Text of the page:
The cruise between creeks was almost unbearable with the cold finding every which way under our layers of clothes. Did I say it was cold out there today? Gawwwd, it was cooooollllllddddd! We tried one creek on the South side of the river before calling it a day, but found it mostly iced in and un-fishable. Luv them pickerel! And BTW, pink was the HOT color today. Actually it was quite a stretch to call anything hot today (brrrrr!), but my only fish of the day came on a pink tail.
|Two trips for the price of one!
I let Virgil catch up on his sleep and I hit the river alone today. I almost had Ricky convinced to come along, but he decided it would be more fun to run the loader and manure spreader for his mother on the farm (I think his mother paid him. What other reason would a boy miss a day's fishin' to spread horse poop.).
This was my first trip of the fall season on the lower river. I found no grass and no pickerel. It was a gorgeous day on the river and I tried every trick in the book to scare up a pike. The area was infested with white perch though, so I never lacked for action. I hooked up with one whopper perch and enjoyed some incredible fall colors. See the pics.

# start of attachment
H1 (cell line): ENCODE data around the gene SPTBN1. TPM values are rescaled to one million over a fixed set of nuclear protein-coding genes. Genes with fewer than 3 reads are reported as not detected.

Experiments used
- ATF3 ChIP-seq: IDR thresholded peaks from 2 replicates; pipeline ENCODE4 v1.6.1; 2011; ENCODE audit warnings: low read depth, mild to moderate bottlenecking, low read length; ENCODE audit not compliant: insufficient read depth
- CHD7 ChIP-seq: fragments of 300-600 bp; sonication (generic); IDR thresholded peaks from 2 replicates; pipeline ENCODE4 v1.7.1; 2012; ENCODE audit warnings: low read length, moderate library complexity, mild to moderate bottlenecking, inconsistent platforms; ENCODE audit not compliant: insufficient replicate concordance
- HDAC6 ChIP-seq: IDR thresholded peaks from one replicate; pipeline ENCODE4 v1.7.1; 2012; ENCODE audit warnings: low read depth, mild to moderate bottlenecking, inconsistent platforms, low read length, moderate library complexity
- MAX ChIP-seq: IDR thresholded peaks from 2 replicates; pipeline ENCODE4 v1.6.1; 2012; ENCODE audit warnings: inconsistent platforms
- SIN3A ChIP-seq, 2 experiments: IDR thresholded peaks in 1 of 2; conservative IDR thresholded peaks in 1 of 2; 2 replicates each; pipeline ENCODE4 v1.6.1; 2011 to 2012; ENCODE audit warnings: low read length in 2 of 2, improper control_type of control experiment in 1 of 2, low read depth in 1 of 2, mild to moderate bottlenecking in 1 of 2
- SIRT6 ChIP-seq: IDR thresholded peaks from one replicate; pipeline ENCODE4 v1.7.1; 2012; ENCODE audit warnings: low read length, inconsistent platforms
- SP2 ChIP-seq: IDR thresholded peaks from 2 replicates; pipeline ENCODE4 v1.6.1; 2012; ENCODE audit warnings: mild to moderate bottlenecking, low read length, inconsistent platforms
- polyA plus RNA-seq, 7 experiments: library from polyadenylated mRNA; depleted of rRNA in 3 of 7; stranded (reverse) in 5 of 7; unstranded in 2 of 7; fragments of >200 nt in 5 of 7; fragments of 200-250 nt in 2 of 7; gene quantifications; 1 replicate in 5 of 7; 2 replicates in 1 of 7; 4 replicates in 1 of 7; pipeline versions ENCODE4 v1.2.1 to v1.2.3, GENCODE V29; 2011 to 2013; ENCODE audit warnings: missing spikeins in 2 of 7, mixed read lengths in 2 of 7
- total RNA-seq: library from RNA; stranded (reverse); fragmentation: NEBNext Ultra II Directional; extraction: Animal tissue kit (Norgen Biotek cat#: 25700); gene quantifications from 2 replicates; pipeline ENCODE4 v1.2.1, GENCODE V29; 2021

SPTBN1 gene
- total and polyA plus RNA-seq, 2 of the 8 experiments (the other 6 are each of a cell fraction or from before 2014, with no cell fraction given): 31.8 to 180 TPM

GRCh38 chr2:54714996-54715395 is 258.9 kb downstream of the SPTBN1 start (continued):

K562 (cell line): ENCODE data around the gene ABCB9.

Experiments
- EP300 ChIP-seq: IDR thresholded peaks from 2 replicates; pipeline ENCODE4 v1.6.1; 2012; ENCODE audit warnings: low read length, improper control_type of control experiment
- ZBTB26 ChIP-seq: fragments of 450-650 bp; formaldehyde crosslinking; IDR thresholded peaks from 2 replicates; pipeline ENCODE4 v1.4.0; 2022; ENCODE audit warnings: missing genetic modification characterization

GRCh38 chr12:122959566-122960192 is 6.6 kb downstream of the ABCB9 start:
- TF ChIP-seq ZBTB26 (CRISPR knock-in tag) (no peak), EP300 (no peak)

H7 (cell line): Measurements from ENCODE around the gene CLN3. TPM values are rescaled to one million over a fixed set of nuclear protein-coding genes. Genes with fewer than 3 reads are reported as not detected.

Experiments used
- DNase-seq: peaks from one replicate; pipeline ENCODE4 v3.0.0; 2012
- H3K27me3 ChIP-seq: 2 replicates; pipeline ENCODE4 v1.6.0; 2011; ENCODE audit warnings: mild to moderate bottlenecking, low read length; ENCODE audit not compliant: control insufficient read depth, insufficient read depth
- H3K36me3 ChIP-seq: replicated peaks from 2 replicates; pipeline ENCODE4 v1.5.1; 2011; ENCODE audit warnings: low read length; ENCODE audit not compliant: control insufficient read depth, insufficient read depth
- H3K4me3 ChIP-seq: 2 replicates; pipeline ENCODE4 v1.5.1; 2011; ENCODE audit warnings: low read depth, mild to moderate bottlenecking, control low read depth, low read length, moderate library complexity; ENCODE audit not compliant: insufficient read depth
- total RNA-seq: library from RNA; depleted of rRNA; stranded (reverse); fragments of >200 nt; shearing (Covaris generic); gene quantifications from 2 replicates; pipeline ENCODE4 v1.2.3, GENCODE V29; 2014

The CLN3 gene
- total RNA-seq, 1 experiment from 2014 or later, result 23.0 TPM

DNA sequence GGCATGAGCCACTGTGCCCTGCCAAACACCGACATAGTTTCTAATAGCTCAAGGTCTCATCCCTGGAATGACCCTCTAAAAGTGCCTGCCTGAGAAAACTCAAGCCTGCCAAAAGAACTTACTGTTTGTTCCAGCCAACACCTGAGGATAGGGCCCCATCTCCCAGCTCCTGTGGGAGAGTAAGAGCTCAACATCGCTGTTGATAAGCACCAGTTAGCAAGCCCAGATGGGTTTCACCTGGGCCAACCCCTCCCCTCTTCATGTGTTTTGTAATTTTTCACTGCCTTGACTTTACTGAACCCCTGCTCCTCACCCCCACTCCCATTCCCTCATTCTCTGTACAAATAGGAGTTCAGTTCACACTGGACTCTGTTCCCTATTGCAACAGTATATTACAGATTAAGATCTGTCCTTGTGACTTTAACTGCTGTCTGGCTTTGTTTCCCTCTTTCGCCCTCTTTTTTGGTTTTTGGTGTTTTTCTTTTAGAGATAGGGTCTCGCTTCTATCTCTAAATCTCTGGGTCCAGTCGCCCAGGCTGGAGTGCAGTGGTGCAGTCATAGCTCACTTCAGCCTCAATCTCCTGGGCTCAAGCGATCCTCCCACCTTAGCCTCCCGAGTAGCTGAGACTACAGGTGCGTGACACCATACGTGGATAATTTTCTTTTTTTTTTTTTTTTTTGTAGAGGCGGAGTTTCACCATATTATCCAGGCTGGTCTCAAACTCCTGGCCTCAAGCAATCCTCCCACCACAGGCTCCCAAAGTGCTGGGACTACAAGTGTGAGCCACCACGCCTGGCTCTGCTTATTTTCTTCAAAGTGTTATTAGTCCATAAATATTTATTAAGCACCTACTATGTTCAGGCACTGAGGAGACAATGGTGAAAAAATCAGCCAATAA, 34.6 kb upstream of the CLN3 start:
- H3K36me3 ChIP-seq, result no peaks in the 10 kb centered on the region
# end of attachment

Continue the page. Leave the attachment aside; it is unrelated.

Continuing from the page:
|Two trips for the price of one!
I got an email from my boss saying my mid-morning meeting was cancelled. A quick look at the weather seemed to indicate there was some hope the winds would die down a bit by mid-day or so. Virgil was a bit hesitant when I called suggesting we hit the river for a while. He'd just been outside watching the treetops sway. When we met about an hour later the treetops were still swaying.
We started upriver into the teeth of the wind with spray flying. We were getting wet and colder by the second so we short circuited our plan and headed for the cover of a tiny cove. In the cove we played with white perch just about everywhere we looked and mixed in were some micro-dink rockfish, but no pickerel, our primary quarry. We worked every inch of the cove because it was so darn cold we really didn't want to face the wind again.